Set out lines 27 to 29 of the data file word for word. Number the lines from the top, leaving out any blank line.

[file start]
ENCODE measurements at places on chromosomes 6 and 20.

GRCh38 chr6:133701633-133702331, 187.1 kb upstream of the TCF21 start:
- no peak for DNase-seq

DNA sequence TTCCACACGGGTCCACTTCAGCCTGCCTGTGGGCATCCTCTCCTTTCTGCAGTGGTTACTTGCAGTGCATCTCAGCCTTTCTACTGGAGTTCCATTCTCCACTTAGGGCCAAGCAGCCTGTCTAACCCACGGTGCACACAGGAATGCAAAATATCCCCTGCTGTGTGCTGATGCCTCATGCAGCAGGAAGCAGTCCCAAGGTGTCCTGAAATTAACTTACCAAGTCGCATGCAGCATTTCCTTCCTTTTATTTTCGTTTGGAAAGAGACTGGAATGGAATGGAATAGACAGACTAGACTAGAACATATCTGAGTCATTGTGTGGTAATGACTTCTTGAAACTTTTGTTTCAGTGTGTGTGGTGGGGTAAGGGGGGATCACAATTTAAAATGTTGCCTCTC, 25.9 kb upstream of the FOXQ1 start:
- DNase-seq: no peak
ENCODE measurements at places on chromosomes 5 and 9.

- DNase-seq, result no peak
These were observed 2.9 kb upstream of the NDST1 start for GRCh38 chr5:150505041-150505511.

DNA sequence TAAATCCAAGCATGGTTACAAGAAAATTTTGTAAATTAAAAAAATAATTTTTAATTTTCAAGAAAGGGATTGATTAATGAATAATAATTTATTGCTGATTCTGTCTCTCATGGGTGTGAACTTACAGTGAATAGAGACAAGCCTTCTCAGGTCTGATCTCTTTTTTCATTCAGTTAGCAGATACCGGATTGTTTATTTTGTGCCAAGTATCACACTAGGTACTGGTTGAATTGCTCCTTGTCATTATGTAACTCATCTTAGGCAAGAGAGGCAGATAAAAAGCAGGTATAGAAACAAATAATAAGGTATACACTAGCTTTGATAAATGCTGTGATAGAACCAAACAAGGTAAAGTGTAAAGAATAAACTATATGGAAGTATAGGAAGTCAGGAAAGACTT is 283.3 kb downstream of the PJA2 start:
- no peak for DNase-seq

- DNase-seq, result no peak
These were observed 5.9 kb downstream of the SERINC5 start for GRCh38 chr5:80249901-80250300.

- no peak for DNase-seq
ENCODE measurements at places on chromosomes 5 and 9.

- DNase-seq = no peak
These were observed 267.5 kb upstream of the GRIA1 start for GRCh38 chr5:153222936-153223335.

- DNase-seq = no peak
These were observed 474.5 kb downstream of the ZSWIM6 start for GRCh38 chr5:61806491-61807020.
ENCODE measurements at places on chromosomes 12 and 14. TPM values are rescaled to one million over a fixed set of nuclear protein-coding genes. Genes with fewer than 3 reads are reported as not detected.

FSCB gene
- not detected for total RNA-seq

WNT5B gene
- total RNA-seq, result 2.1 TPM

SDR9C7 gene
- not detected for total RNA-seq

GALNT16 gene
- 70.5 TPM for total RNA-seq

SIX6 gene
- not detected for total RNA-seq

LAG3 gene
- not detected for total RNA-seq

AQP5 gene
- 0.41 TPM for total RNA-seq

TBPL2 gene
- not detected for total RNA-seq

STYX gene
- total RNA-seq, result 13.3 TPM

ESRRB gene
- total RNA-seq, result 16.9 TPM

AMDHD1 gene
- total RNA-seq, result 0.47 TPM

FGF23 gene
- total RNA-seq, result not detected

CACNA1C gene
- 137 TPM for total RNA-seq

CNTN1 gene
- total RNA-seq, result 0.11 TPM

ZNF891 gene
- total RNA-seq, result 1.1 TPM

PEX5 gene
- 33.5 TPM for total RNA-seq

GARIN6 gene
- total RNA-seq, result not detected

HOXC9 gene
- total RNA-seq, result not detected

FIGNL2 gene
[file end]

- 70.5 TPM for total RNA-seq

SIX6 gene
- not detected for total RNA-seq